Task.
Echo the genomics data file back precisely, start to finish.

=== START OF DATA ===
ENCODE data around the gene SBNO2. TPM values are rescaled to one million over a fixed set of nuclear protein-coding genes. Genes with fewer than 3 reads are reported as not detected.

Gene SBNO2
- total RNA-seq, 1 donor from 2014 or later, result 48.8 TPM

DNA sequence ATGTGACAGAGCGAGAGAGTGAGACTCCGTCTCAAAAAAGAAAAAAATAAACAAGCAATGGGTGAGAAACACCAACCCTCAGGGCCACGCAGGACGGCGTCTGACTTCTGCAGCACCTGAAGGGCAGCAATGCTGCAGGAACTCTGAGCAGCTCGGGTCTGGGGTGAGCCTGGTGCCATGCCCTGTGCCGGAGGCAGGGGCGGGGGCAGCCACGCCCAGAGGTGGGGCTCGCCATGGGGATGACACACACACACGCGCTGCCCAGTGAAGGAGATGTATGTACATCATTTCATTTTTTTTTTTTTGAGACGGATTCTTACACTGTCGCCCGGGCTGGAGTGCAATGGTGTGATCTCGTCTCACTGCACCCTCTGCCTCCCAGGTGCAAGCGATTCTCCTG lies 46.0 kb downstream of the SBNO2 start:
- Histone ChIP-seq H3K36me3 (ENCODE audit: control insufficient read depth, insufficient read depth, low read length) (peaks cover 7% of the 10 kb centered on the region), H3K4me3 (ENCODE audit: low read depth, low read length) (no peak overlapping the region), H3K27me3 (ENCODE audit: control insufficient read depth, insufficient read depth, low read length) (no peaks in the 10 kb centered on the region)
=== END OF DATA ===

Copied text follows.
ENCODE data around the gene SBNO2. TPM values are rescaled to one million over a fixed set of nuclear protein-coding genes. Genes with fewer than 3 reads are reported as not detected.

Gene SBNO2
- total RNA-seq, 1 donor from 2014 or later, result 48.8 TPM

DNA sequence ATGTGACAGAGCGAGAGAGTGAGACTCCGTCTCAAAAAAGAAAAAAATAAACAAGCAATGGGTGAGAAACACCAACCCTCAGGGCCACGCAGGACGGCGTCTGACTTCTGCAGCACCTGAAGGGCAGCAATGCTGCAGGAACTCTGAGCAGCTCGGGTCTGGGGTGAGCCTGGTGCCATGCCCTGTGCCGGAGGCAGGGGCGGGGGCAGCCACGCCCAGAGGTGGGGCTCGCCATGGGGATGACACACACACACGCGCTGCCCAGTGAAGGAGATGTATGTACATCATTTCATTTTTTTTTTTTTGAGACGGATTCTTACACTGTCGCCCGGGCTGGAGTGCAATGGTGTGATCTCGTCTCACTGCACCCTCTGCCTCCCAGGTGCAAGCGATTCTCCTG lies 46.0 kb downstream of the SBNO2 start:
- Histone ChIP-seq H3K36me3 (ENCODE audit: control insufficient read depth, insufficient read depth, low read length) (peaks cover 7% of the 10 kb centered on the region), H3K4me3 (ENCODE audit: low read depth, low read length) (no peak overlapping the region), H3K27me3 (ENCODE audit: control insufficient read depth, insufficient read depth, low read length) (no peaks in the 10 kb centered on the region)